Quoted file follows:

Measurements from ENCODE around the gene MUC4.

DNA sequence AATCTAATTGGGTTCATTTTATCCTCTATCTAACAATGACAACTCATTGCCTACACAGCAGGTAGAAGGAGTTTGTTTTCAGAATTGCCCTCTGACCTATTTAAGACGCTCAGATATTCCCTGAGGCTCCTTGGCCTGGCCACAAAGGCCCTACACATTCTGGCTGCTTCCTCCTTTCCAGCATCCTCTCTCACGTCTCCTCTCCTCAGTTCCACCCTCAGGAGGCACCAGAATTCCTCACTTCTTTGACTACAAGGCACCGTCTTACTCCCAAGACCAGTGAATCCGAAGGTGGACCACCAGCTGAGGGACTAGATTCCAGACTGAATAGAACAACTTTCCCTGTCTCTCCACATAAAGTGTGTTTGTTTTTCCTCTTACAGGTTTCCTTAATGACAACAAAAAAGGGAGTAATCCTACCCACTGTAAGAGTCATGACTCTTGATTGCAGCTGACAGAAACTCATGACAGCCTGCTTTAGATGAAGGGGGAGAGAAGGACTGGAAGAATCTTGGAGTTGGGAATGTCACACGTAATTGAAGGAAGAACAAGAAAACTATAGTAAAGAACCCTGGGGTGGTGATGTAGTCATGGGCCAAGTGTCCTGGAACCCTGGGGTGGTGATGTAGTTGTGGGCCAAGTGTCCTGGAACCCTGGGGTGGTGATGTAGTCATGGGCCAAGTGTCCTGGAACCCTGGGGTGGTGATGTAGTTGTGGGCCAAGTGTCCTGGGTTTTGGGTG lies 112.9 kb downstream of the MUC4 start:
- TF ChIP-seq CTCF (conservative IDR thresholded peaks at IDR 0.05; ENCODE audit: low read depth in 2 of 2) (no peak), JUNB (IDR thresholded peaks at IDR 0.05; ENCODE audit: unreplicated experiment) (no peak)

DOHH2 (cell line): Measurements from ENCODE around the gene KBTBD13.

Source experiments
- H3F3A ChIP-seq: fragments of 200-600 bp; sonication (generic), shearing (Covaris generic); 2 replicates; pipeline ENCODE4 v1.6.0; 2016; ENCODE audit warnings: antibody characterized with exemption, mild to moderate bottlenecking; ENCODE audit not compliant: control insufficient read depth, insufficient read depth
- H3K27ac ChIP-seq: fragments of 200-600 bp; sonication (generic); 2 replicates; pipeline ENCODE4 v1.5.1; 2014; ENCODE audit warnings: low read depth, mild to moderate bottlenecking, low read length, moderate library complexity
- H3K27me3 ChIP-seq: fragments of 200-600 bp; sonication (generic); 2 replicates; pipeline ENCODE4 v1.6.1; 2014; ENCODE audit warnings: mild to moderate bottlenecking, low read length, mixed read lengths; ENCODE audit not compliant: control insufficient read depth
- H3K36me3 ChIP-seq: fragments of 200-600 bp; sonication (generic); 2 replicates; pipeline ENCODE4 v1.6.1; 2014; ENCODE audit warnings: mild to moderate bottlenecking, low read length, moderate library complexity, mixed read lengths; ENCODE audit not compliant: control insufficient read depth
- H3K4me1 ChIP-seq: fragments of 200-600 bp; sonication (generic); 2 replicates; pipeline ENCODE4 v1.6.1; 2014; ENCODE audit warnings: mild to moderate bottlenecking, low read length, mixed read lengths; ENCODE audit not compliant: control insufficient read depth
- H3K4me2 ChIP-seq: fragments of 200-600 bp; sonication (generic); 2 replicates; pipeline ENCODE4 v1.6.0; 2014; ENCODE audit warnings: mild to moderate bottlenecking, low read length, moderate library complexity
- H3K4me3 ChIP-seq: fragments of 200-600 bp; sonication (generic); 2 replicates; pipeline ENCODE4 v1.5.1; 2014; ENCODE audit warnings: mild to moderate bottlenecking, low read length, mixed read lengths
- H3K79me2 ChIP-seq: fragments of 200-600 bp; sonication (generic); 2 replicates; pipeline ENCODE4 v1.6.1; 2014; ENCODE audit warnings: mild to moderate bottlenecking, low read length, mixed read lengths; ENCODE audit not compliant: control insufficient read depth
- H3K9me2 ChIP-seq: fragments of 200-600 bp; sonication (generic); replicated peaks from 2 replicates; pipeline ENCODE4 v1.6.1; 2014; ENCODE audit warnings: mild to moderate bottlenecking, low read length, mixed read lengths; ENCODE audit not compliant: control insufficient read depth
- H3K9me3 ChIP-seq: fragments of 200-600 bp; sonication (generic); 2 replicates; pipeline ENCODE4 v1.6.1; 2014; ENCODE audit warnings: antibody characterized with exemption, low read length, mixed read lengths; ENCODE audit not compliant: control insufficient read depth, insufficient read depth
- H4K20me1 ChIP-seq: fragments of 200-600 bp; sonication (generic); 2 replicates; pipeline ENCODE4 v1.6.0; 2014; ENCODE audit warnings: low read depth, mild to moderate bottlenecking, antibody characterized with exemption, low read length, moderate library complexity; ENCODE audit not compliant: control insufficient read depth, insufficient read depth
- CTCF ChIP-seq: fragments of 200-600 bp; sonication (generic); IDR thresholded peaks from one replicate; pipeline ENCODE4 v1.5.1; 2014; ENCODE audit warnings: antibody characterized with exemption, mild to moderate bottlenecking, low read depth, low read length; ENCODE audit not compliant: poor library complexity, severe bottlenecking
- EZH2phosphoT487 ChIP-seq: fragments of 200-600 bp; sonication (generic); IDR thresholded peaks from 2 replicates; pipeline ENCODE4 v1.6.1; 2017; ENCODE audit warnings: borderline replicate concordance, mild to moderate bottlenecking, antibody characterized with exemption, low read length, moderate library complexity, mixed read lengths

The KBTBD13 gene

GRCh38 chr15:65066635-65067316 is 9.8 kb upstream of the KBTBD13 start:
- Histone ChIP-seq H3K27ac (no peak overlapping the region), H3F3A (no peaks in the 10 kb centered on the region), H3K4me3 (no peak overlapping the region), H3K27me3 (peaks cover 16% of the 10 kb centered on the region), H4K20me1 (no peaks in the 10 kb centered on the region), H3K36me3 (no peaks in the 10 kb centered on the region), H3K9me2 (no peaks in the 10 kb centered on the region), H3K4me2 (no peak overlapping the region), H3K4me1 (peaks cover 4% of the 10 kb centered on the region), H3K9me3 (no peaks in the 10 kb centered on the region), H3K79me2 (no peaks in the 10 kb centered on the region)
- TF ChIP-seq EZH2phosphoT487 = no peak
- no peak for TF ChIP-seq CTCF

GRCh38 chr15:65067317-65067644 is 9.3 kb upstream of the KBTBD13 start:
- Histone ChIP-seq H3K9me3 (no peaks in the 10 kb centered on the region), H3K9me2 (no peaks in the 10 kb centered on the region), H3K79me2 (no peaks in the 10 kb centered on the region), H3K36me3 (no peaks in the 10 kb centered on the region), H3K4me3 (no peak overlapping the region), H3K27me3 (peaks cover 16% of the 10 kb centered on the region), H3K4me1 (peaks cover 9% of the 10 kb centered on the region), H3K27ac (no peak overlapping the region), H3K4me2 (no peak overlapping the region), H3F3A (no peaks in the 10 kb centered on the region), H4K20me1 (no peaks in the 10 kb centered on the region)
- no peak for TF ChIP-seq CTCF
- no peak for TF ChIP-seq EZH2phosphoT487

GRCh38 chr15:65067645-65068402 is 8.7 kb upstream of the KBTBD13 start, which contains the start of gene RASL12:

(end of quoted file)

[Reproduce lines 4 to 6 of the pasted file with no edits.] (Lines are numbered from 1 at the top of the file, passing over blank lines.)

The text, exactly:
DOHH2 (cell line): Measurements from ENCODE around the gene KBTBD13.

Source experiments
- H3F3A ChIP-seq: fragments of 200-600 bp; sonication (generic), shearing (Covaris generic); 2 replicates; pipeline ENCODE4 v1.6.0; 2016; ENCODE audit warnings: antibody characterized with exemption, mild to moderate bottlenecking; ENCODE audit not compliant: control insufficient read depth, insufficient read depth